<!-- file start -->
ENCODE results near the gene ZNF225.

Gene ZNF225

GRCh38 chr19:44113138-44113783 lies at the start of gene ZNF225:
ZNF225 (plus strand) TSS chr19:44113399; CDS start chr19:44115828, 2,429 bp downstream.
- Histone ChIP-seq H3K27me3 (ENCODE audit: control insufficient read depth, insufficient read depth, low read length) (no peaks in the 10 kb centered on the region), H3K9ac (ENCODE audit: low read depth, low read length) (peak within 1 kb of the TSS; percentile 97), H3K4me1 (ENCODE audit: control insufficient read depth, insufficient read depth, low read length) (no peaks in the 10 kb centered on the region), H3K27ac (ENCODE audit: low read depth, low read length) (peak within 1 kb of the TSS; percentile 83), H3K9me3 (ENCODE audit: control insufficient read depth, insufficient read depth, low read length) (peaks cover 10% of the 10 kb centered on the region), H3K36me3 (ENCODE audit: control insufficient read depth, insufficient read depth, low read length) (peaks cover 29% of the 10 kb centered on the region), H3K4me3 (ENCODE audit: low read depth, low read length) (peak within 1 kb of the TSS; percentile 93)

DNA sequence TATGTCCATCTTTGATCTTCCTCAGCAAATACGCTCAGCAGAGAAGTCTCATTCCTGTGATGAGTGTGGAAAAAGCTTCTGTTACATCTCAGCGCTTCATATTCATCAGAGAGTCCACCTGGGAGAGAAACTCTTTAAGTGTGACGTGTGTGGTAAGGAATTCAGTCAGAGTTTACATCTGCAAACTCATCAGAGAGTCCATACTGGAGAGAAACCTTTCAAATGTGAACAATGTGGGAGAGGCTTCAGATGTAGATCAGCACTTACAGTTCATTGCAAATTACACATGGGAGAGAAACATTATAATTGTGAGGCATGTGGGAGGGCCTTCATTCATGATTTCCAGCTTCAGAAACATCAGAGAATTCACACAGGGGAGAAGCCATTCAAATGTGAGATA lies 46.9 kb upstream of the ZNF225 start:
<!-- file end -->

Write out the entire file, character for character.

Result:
ENCODE results near the gene ZNF225.

Gene ZNF225

GRCh38 chr19:44113138-44113783 lies at the start of gene ZNF225:
ZNF225 (plus strand) TSS chr19:44113399; CDS start chr19:44115828, 2,429 bp downstream.
- Histone ChIP-seq H3K27me3 (ENCODE audit: control insufficient read depth, insufficient read depth, low read length) (no peaks in the 10 kb centered on the region), H3K9ac (ENCODE audit: low read depth, low read length) (peak within 1 kb of the TSS; percentile 97), H3K4me1 (ENCODE audit: control insufficient read depth, insufficient read depth, low read length) (no peaks in the 10 kb centered on the region), H3K27ac (ENCODE audit: low read depth, low read length) (peak within 1 kb of the TSS; percentile 83), H3K9me3 (ENCODE audit: control insufficient read depth, insufficient read depth, low read length) (peaks cover 10% of the 10 kb centered on the region), H3K36me3 (ENCODE audit: control insufficient read depth, insufficient read depth, low read length) (peaks cover 29% of the 10 kb centered on the region), H3K4me3 (ENCODE audit: low read depth, low read length) (peak within 1 kb of the TSS; percentile 93)

DNA sequence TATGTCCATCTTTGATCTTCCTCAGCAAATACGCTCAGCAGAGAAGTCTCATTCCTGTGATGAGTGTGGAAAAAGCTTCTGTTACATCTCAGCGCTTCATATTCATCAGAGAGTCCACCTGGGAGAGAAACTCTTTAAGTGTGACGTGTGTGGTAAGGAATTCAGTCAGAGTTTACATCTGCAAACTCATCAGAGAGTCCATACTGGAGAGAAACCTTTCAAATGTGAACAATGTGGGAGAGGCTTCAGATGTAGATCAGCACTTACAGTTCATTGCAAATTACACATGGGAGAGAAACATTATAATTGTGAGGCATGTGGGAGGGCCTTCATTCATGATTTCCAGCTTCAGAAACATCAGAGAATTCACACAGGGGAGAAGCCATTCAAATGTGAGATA lies 46.9 kb upstream of the ZNF225 start: